Monday, July 6, 2015

Norelco shaver by Thunderbird

I was walking around my sisters neighborhood when we encountered this beauty roosting nearby:
This is a 1968 Ford Thunderbird in Lime Gold Poly (this exact color was available on Lincolns under the name Aspen Green). We know it's a '68 because of the 1 year only grill that has small stylized thunderbirds on the headlight doors as opposed to one large one in the middle.
I love this grill! Hidden headlights were all the rage in the late '60s, with GM offering several as well as Ford, Lincoln, and Mercury (not to mention Mopars like the General Lee Charger). These full-width grills look so tough though this one reminds me of an old-school electric shaver.
This being before the safety and emissions regulations of the '70s means that thin bumpers and big engines were the norm. 1968 was the first year for the mighty 429 V8 which made this a very fast car indeed. It breathed through a huge 4 barrel carb and there were no restrictions on exhaust so it was the last gasp of thirsty Detroit iron shamelessly flexing its muscles.
Here's a close-up of one of the stylized thunderbirds scattered about the car. The original hubcaps are great!
Nice to have a matching house and car.
The quarter panel's a bit rumpled but that's about all the damage on this side.
I've always been a fan of the full-width taillights and to me this example is particularly sweet as it's a loop within a loop. The reverse lights are barely discernible within the innermost bar. With the light housing set into that larger opening it really looks like you could fire up the jet engine and launch into space!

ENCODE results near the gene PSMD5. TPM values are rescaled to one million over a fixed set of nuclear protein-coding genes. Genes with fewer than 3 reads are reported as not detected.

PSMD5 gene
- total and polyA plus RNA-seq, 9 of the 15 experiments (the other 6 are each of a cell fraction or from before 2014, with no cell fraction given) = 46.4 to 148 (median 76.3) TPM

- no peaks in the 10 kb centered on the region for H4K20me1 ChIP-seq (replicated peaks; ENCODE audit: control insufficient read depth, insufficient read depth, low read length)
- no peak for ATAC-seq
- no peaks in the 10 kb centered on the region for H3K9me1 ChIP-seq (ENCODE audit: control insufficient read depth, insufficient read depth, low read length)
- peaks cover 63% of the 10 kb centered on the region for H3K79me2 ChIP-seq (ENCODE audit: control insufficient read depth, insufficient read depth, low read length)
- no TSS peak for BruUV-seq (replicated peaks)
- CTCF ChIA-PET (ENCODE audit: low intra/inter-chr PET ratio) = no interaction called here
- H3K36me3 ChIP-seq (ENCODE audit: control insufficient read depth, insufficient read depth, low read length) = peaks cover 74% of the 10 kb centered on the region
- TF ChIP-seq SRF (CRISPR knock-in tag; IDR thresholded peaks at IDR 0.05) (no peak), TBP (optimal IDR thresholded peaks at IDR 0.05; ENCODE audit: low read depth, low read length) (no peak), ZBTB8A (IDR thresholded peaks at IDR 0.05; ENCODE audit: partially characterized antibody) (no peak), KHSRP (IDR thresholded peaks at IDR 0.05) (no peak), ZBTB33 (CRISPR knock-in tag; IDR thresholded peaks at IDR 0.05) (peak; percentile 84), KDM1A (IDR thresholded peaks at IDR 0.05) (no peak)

It's rare to see a Thunderbird that doesn't have a vinyl roof. The clean body lines are on full display.
A slight crease on the door, some parking-by-feel evidence by the front signal, and some hubcap dents are about as bad as the passenger side gets. It's amazing to be on the West Coast where cars of this vintage still manage to have no rust!
Normally this chrome bird would be floating on an ocean of gaudy vinyl.
The lounge-like interior has a wrap-around backseat! This was a hallmark for the T-bird for many years and makes for such a sweet effect. At first glance I thought that was a pink robe on the seat which would be the most hilarious thing to drive this ride in.
This front corner acquired a hubcap from an early '70s Ford LTD at some point. This was the brief moment in history when the Thunderbird could be ordered with 4 doors. That model is a true rarity as the back sported suicide doors that opened backwards! We'll leave this perfect combination of luxury and brute muscle car power to roost in Oregon for now. Still, this front end is my favorite out of all the 'birds and I'd love to have one someday.

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